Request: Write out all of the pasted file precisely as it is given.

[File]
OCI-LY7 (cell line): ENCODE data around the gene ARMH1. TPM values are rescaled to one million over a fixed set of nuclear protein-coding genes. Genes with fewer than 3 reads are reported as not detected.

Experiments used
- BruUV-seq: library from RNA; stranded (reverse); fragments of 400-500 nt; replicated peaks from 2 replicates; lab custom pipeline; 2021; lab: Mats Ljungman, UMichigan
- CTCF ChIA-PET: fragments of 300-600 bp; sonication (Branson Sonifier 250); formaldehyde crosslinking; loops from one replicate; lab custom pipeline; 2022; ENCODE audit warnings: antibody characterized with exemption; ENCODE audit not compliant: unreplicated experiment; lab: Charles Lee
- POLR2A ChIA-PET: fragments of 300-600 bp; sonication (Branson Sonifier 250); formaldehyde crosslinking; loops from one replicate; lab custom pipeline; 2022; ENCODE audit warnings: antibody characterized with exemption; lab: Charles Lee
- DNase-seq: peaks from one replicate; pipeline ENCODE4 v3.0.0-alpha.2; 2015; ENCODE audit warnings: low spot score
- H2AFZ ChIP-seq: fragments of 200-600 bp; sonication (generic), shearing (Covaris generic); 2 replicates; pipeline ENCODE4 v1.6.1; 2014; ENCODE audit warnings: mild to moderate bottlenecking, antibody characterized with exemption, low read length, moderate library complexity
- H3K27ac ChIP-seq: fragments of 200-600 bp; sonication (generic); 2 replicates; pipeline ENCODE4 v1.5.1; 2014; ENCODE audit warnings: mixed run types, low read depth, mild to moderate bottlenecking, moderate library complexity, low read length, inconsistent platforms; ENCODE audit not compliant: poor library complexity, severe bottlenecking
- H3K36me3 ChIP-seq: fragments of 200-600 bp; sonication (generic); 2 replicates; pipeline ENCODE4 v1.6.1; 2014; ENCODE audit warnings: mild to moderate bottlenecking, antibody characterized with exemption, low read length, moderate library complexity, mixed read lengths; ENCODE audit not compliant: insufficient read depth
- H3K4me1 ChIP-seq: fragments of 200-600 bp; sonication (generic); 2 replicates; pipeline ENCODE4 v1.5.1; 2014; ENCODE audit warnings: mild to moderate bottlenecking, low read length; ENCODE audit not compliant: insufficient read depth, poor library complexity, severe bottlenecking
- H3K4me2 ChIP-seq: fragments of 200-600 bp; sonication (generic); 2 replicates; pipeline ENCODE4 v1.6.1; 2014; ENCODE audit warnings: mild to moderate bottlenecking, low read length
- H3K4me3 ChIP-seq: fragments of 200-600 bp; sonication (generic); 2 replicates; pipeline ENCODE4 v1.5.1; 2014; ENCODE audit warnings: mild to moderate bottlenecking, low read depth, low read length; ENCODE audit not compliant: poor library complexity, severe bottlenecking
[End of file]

OCI-LY7 (cell line): ENCODE data around the gene ARMH1. TPM values are rescaled to one million over a fixed set of nuclear protein-coding genes. Genes with fewer than 3 reads are reported as not detected.

Experiments used
- BruUV-seq: library from RNA; stranded (reverse); fragments of 400-500 nt; replicated peaks from 2 replicates; lab custom pipeline; 2021; lab: Mats Ljungman, UMichigan
- CTCF ChIA-PET: fragments of 300-600 bp; sonication (Branson Sonifier 250); formaldehyde crosslinking; loops from one replicate; lab custom pipeline; 2022; ENCODE audit warnings: antibody characterized with exemption; ENCODE audit not compliant: unreplicated experiment; lab: Charles Lee
- POLR2A ChIA-PET: fragments of 300-600 bp; sonication (Branson Sonifier 250); formaldehyde crosslinking; loops from one replicate; lab custom pipeline; 2022; ENCODE audit warnings: antibody characterized with exemption; lab: Charles Lee
- DNase-seq: peaks from one replicate; pipeline ENCODE4 v3.0.0-alpha.2; 2015; ENCODE audit warnings: low spot score
- H2AFZ ChIP-seq: fragments of 200-600 bp; sonication (generic), shearing (Covaris generic); 2 replicates; pipeline ENCODE4 v1.6.1; 2014; ENCODE audit warnings: mild to moderate bottlenecking, antibody characterized with exemption, low read length, moderate library complexity
- H3K27ac ChIP-seq: fragments of 200-600 bp; sonication (generic); 2 replicates; pipeline ENCODE4 v1.5.1; 2014; ENCODE audit warnings: mixed run types, low read depth, mild to moderate bottlenecking, moderate library complexity, low read length, inconsistent platforms; ENCODE audit not compliant: poor library complexity, severe bottlenecking
- H3K36me3 ChIP-seq: fragments of 200-600 bp; sonication (generic); 2 replicates; pipeline ENCODE4 v1.6.1; 2014; ENCODE audit warnings: mild to moderate bottlenecking, antibody characterized with exemption, low read length, moderate library complexity, mixed read lengths; ENCODE audit not compliant: insufficient read depth
- H3K4me1 ChIP-seq: fragments of 200-600 bp; sonication (generic); 2 replicates; pipeline ENCODE4 v1.5.1; 2014; ENCODE audit warnings: mild to moderate bottlenecking, low read length; ENCODE audit not compliant: insufficient read depth, poor library complexity, severe bottlenecking
- H3K4me2 ChIP-seq: fragments of 200-600 bp; sonication (generic); 2 replicates; pipeline ENCODE4 v1.6.1; 2014; ENCODE audit warnings: mild to moderate bottlenecking, low read length
- H3K4me3 ChIP-seq: fragments of 200-600 bp; sonication (generic); 2 replicates; pipeline ENCODE4 v1.5.1; 2014; ENCODE audit warnings: mild to moderate bottlenecking, low read depth, low read length; ENCODE audit not compliant: poor library complexity, severe bottlenecking